Public procurement largely forgotten in the agreement between Europe and China

After seven long years of negotiations and dead time, the European Union and China have just reached an agreement in principle on investments between the two powers. This treaty, the technical finalization of which could take several months and which will then have to be ratified by the European Parliament, must in particular guarantee the companies of the Old Continent respect for intellectual property, put an end to forced technology transfers, and strengthen the transparency of subsidies granted by Beijing to its local champions. “Enough to rebalance the game of competition for our entrepreneurs based in China,” says the Commission. Beijing has also pledged to sign the convention on forced labor of the International Labor Organization (ILO), while hundreds of thousands of Uighurs, a Muslim minority in Xinjiang, are said to be forcibly working in the cotton fields.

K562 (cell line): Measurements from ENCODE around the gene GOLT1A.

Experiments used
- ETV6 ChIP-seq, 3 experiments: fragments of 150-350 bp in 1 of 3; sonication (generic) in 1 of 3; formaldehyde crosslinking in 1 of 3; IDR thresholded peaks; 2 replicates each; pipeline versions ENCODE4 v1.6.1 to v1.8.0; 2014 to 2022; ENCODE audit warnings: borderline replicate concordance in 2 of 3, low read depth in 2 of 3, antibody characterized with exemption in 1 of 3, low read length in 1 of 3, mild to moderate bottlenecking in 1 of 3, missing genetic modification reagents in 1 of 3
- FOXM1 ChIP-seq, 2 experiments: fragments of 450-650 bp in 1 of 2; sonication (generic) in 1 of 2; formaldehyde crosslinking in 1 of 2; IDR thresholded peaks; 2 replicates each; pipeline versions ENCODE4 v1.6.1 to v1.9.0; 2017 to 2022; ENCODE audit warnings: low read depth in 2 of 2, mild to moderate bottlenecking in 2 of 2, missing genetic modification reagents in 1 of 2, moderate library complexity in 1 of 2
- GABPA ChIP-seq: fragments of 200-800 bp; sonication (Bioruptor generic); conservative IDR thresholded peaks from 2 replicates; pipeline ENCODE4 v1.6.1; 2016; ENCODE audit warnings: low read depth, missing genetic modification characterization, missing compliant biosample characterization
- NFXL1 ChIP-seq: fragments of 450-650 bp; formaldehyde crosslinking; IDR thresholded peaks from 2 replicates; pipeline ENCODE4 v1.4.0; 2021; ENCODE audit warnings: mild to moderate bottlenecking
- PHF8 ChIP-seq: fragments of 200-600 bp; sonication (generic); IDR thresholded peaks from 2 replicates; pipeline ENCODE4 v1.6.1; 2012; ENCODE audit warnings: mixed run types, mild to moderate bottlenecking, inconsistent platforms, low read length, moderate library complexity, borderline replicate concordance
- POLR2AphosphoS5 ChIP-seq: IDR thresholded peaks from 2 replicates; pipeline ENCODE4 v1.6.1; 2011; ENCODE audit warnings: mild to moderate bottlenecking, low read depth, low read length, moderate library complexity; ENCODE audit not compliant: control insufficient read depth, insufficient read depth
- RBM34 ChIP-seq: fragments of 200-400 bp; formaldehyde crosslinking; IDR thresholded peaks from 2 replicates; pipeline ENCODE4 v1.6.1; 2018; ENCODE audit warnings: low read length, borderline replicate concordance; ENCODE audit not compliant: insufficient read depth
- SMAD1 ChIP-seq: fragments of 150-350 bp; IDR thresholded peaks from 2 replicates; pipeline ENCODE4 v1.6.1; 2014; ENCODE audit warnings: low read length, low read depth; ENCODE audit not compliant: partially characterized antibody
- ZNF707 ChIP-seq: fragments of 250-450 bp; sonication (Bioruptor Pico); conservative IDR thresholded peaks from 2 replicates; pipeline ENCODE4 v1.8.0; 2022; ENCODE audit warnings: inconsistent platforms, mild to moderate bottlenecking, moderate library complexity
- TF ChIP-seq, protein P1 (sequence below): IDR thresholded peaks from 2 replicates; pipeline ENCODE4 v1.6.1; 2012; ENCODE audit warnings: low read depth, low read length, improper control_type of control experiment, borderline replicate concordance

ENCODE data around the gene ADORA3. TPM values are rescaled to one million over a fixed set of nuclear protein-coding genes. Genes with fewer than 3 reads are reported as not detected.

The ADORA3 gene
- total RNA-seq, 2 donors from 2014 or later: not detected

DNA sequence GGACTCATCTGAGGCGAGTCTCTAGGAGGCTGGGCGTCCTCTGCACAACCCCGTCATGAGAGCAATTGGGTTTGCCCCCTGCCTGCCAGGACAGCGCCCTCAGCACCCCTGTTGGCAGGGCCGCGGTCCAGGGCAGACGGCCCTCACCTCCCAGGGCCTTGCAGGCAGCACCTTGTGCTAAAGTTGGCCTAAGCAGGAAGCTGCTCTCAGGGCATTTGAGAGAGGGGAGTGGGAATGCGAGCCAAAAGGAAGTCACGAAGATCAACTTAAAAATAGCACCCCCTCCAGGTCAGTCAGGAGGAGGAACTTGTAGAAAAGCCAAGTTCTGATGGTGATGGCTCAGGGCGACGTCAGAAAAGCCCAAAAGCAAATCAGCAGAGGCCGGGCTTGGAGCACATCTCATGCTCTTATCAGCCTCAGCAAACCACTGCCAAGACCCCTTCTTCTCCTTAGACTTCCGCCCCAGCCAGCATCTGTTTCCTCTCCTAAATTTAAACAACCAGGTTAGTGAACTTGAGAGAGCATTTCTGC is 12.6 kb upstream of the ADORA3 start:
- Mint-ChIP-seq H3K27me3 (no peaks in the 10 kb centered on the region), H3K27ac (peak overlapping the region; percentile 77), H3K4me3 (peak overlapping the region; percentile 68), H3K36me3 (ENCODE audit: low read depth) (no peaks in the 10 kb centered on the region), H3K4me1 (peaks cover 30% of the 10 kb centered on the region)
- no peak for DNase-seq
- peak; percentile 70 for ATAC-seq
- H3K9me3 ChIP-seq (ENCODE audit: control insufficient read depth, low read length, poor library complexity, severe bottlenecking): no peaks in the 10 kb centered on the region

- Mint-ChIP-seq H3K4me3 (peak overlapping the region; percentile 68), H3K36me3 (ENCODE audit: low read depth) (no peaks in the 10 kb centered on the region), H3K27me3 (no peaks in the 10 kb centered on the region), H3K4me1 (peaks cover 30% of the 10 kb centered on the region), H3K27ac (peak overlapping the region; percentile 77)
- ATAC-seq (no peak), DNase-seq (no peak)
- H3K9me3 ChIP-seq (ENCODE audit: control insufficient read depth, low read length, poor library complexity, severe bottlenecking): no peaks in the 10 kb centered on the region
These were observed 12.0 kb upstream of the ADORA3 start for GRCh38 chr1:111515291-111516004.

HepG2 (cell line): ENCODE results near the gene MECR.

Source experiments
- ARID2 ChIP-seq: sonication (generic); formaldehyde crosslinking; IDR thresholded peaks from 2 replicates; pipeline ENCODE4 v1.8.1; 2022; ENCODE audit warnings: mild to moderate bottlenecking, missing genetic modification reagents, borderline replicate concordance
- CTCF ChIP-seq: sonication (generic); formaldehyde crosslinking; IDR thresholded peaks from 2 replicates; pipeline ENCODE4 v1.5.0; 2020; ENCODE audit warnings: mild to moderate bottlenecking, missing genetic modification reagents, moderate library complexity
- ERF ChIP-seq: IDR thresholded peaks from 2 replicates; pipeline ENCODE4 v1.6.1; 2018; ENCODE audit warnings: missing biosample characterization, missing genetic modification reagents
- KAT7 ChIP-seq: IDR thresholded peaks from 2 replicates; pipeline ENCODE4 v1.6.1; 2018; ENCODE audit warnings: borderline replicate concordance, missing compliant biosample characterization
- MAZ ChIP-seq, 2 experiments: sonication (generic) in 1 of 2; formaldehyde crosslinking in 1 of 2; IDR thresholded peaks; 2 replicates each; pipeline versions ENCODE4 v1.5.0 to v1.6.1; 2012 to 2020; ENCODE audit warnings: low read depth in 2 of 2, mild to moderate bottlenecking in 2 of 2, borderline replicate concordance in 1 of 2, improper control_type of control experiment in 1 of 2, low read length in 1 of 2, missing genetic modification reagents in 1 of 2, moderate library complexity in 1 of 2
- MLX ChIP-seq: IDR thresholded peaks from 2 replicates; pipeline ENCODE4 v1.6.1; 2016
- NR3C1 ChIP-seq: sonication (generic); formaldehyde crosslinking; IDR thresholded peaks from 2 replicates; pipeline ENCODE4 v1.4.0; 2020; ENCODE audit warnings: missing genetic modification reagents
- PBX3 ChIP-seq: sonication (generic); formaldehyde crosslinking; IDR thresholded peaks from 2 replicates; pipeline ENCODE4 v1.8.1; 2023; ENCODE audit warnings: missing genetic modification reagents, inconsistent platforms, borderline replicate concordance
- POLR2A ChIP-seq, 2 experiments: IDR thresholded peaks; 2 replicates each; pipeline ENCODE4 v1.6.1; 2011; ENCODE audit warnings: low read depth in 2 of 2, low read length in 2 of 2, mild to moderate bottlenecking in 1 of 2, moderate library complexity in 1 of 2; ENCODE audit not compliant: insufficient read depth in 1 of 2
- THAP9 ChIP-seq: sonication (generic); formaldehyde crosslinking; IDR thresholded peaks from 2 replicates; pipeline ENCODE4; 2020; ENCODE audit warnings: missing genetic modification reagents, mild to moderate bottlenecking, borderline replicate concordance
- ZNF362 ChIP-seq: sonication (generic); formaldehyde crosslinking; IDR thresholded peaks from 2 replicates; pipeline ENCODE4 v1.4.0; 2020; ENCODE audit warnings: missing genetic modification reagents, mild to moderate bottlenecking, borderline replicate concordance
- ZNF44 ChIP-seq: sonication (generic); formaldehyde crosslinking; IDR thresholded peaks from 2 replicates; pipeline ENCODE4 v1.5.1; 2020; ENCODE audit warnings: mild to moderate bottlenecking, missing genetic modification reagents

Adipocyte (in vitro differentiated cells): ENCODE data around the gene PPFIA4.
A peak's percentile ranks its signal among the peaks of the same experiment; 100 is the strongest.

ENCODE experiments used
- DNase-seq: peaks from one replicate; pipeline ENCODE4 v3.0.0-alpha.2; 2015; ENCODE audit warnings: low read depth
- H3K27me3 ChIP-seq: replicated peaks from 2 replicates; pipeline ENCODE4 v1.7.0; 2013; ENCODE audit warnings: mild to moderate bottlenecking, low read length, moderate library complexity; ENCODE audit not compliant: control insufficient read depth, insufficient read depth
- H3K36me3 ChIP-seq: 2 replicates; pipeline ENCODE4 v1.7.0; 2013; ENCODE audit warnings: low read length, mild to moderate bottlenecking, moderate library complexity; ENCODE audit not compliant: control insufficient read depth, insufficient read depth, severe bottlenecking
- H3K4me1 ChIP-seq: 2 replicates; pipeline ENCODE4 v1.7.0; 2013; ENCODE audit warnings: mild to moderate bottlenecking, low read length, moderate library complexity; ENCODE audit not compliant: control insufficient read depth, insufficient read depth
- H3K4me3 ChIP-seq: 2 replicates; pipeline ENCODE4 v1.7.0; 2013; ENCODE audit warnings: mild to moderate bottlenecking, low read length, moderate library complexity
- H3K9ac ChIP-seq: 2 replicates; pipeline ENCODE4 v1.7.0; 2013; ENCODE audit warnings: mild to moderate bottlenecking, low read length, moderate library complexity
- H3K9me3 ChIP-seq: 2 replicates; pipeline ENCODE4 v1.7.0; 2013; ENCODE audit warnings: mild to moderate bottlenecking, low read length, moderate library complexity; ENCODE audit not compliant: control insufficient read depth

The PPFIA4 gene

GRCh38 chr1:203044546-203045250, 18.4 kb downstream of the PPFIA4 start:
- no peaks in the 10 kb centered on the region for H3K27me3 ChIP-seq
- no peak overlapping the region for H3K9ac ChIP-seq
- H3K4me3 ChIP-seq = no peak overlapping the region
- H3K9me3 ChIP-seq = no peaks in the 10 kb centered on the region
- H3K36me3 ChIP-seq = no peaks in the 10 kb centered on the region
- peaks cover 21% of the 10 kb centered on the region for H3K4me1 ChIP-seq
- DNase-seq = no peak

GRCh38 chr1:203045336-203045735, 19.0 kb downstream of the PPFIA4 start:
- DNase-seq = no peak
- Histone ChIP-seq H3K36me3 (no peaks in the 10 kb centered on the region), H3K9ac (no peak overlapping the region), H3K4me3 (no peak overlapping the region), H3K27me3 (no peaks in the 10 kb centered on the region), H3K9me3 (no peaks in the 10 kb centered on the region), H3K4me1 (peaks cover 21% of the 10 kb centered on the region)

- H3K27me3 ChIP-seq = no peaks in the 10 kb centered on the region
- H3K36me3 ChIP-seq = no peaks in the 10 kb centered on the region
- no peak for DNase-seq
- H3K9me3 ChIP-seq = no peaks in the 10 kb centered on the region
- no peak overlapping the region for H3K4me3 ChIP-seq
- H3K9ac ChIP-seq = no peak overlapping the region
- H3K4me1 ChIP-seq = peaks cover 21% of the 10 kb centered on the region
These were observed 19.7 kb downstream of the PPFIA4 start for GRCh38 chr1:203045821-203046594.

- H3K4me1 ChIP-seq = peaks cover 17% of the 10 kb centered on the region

An agreement which, unfortunately, excludes from its scope the whole question of access to public markets. However, the asymmetry in this matter is even more glaring. On the one hand, a Europe open to the four winds, prohibiting any form of discrimination against companies from third countries, when it comes to sharing one of the most appetizing pies. Construction of roads, schools, hospitals, renewal of car fleets, purchase of new PCs, consulting assignments, pens … Each year, the administrations and local communities of the 27 thus place orders for up to 2,400 Billions of Euro’s ! And on the other, a shuttered China, playing the card of protectionism to the limit, where it is almost impossible for a company flying the foreign flag to hope to win the slightest public tender. And which uses its juicy public markets (1400 billion euros in 2013) to feed its most promising companies.

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CREDIT: LAURA ACQUAVIVABy Christophe Donner

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